Spaced Out, Double Dutch: The Word of Image
Spaced Out, Double Dutch: The Word of Image
Spaced Out, Double Dutch: The Word of Image
Spaced Out, Double Dutch: The Word of Image

Spaced Out, Double Dutch: The Word of Image

Max Kisman, 2004


Spaced Out is an event of AIGA San Francisco to promote and present different viewpoints on the visual language of typography and graphic design. Its aim is to attract a wide variety of professionals, students and those otherwise interested. Besides a promotional invitation/poster, a small book is published, called Double Dutch, containing background information in various articles, essays, visual commentary and a specially compiled typographic alphabet.
Although the articles and essays in Double Dutch have been previously published, they are still applicable to the state of current developments. They cover thoughts and opinions on metaphorical thinking in imagery, typographic developments in the Netherlands, historical relationships in Dutch and Californian graphic design, and positioning of graphic design in Dutch society and culture. Additionally, a number of American and Dutch graphic designers, illustrators and artists were invited to deliver a visual commentary on the concept of “double Dutch,” and 39 typeface designers were asked to contribute to the typographic alphabet Dutch Doubles.
In terms of visual-language concerns, the promotional products needed to express the essence of Dutch identity, whether in image or symbolic representations, such as the national colors. A contradiction in visual elements would emphasize the idea of metaphor or connotations of “double Dutch.”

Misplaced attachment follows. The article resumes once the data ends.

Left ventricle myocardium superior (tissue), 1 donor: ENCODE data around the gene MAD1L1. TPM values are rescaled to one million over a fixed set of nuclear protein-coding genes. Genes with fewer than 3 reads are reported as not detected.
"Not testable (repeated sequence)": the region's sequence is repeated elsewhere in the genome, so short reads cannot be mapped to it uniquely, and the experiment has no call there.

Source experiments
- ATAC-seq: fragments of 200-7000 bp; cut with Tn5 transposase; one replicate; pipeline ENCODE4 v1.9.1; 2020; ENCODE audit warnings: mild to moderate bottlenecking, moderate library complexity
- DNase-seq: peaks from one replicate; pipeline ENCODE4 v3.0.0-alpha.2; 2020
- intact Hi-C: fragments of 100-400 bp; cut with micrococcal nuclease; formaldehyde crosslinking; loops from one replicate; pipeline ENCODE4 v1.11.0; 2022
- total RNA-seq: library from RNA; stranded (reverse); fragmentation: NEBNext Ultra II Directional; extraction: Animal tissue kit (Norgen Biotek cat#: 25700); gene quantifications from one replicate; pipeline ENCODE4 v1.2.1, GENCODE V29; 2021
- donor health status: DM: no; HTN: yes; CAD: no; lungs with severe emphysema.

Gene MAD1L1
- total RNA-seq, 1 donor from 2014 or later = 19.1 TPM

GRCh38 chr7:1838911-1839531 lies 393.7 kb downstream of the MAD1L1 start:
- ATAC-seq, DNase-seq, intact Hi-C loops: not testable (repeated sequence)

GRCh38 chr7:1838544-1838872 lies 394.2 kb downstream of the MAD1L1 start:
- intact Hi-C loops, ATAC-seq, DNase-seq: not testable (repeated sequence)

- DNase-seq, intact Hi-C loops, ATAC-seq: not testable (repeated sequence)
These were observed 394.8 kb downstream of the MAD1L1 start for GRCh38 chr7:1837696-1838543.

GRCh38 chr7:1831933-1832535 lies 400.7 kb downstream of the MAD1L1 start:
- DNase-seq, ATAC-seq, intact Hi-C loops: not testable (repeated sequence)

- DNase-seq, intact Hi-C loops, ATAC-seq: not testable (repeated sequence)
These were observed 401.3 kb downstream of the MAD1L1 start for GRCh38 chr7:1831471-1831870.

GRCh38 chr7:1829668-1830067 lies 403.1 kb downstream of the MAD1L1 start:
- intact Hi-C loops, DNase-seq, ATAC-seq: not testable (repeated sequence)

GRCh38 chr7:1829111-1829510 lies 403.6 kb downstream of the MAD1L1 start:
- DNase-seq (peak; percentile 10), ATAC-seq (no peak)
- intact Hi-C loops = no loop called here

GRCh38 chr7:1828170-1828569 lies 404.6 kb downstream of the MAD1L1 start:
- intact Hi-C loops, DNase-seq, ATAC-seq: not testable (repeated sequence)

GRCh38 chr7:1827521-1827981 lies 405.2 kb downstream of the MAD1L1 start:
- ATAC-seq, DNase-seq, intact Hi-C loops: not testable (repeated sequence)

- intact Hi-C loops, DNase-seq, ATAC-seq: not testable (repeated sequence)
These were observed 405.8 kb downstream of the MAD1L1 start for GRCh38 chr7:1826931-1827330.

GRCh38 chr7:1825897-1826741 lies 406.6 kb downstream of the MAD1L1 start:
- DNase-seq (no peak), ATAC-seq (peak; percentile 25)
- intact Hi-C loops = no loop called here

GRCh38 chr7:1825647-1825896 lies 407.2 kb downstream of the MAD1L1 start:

In line with the philosophy, “Don’t design for designers,” the book’s graphic design had to be transparent and accessible, yet entertaining and slightly odd. A simple setup of images on the right and text on the left pages supplied a consistent page layout. Headlines were set in the specially designed Mata Hari typeface, slightly reminiscent of Asian scripts (hence referring to Dutch colonialism and to Mata Hari, a Dutch courtesan who was a double agent during World War I). Body text is set in Dolly Roman, a typeface designed by the Dutch graphic design studio Underware.

Collections: AIGA 365: 26 (2005)
Repository: Denver Art Museum
Discipline: Promotional design and advertising
Format: Posters, Booklet


Design firm
Max Kisman
Art director/creative director/designer
Max Kisman
Max Kisman
Production director
Amos Klausner
Picture editor
Max Kisman
Max Kisman
Frans Oosyterhof, Jan Middendorp, Max Bruinsma, Max Kisman
Amos Klausner
Prepress, San Francisco (book); Color Graphics, San Francisco (posters)
Printing method
Digital (book); Offset (poster)
Prepress, San Francisco (book)
Binding method
Perfect bound
Spicers Paper Inc. (book), Utopia Appleton Coated (poster)
Mata Hari (headline and display), Dutch Doubles, a typographic alphabet, with contribution by 39 Dutch typeface designers, graphic designers and artists, Dolly Roman, Dolly Italic
AIGA San Francisco chapter